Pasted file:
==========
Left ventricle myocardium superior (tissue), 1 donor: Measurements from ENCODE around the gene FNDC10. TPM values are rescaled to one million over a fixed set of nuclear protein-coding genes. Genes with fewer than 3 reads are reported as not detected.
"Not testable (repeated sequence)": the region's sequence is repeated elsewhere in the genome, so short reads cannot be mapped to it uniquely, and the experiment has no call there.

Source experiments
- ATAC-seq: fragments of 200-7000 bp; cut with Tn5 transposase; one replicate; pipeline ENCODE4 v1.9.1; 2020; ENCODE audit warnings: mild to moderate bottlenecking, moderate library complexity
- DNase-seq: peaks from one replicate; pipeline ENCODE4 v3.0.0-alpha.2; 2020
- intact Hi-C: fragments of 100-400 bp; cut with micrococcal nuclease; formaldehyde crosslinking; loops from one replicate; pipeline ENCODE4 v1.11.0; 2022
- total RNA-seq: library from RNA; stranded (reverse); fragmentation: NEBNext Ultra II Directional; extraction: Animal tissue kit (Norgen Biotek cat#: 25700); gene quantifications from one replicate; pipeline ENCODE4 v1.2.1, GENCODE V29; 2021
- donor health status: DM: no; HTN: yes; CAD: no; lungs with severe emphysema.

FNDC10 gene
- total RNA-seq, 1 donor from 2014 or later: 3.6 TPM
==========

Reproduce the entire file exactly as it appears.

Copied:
Left ventricle myocardium superior (tissue), 1 donor: Measurements from ENCODE around the gene FNDC10. TPM values are rescaled to one million over a fixed set of nuclear protein-coding genes. Genes with fewer than 3 reads are reported as not detected.
"Not testable (repeated sequence)": the region's sequence is repeated elsewhere in the genome, so short reads cannot be mapped to it uniquely, and the experiment has no call there.

Source experiments
- ATAC-seq: fragments of 200-7000 bp; cut with Tn5 transposase; one replicate; pipeline ENCODE4 v1.9.1; 2020; ENCODE audit warnings: mild to moderate bottlenecking, moderate library complexity
- DNase-seq: peaks from one replicate; pipeline ENCODE4 v3.0.0-alpha.2; 2020
- intact Hi-C: fragments of 100-400 bp; cut with micrococcal nuclease; formaldehyde crosslinking; loops from one replicate; pipeline ENCODE4 v1.11.0; 2022
- total RNA-seq: library from RNA; stranded (reverse); fragmentation: NEBNext Ultra II Directional; extraction: Animal tissue kit (Norgen Biotek cat#: 25700); gene quantifications from one replicate; pipeline ENCODE4 v1.2.1, GENCODE V29; 2021
- donor health status: DM: no; HTN: yes; CAD: no; lungs with severe emphysema.

FNDC10 gene
- total RNA-seq, 1 donor from 2014 or later: 3.6 TPM